Oh my GOD I just had one of the greatest vacations of my life.
First off, I went to Eugene, Oregon — aka "Track Town USA" — for the United States Olympic Track & Field Trials. As those of you know me well are all too aware, I am a rabid fan of track & field (or "athletics," as it's known in the rest of the world). That might seem strange to you, as there aren't too many of us track geeks, but my love of the sport was burned into my soul back in high school, when I finally discovered that long-distance running was the one sport at which my then-skinny ass did not suck. After years of being that kid who always got picked last when choosing teams, I suddenly became an athlete, and to this day, 22 years later, I am still the Rockdale High School record holder in the one- and two-mile runs. (Yes, I know, you're very impressed.) I went on to a brief and undistinguished career with the University of Texas Longhorns, where I set the school record in the 9,600 meter run (that's a joke, which Bret – my former teammate who accompanied on this trip — will be happy to tell you about).
So I'm still a huge fan, and if I had done nothing but watch eight days of the nation's best track & field athletes compete to make the U.S. team for the Beijing Olympics, I would have been blissed out. But it was so much more than that, thanks in no small part to my loving and scheming wife. (More on her later.)
To start with — and here's the part you care about — this was in Oregon. And Oregon is synonymous with beer. Good beer. And the track meet was no exception. Yes sir, the organizers at the University of Oregon knew there would be hell to pay if they pulled a German World Cup and limited the crowd to McDonald's and Budweiser. They supplied some decent food, good coffee, and a beer selection that included Widmer Brothers Hefeweizen and Drop-Top Amber. Track and a generously hoppy brew? Sweet.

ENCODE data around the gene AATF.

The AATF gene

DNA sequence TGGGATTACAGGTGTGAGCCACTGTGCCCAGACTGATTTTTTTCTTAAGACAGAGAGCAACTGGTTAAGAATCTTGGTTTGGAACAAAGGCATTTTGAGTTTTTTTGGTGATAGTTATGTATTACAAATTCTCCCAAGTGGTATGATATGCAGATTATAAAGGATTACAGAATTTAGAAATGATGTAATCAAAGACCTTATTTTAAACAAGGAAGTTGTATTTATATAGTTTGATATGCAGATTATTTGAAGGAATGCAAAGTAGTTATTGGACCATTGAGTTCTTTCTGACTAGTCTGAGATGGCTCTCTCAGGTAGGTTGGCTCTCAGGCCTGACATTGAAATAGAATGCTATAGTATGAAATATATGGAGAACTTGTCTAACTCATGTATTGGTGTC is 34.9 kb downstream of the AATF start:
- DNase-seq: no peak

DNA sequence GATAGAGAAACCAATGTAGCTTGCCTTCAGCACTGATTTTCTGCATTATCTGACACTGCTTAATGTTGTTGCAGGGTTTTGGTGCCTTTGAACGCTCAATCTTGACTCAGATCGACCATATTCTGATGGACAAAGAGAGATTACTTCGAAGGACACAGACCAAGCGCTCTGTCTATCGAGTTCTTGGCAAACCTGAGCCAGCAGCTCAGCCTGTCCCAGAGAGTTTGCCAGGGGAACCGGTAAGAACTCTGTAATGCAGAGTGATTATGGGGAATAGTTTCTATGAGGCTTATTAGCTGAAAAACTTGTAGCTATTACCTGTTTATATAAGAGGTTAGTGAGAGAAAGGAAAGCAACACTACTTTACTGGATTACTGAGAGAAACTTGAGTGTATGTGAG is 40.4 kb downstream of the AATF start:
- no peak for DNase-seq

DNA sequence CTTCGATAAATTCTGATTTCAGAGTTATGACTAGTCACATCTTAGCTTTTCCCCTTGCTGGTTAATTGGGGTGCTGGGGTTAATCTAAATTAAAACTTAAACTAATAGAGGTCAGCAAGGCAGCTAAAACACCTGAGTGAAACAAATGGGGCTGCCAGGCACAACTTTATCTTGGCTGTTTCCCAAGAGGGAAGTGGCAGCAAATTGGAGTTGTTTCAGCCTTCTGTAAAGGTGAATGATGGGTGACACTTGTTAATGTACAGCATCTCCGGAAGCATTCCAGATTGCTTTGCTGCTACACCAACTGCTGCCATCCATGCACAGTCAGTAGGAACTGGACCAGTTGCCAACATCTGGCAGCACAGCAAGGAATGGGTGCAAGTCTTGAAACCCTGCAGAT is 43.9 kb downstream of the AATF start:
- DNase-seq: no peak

(Okay, I know you don't care so much about the track, but I have to rave about it at least briefly. Skip to the next paragraph if you just don't care.) I got to see three American reccords — in the men's 100 meters, the women's 3,000 meter steeplechase, and women's pole vault! Plus two national high school records! And most exciting, I got to see Tyson Gay (that's him signing autographs in the photo) run the fastest time ever recorded by a human being in the 100 meters — 9.68 seconds, wow — but it didn't count as a world record because there was too much of a tailwind. Still, record or not, it gave me goosebumps. And really making me happy, six former Longhorns made the team. And it all happened at Hayward Field, one of the most revered track stadiums in America.
The party of course, continued away from Hayward Field. Eugene may be a tiny college town, but it has its share of good breweries and bars. The ones I enjoyed the most (and recommend):
McMenamin's East 19th Street Cafe, part of that cool chain of Oregon brewpubs. Decent food, quality brews. Just two blocks south of the stadium.